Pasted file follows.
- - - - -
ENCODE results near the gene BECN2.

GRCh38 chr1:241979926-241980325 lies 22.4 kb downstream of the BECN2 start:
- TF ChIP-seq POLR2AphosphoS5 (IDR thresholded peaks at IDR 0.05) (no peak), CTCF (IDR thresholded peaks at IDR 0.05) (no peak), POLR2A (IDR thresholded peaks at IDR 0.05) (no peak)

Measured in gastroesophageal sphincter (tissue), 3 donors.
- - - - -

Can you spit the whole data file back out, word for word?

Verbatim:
ENCODE results near the gene BECN2.

GRCh38 chr1:241979926-241980325 lies 22.4 kb downstream of the BECN2 start:
- TF ChIP-seq POLR2AphosphoS5 (IDR thresholded peaks at IDR 0.05) (no peak), CTCF (IDR thresholded peaks at IDR 0.05) (no peak), POLR2A (IDR thresholded peaks at IDR 0.05) (no peak)

Measured in gastroesophageal sphincter (tissue), 3 donors.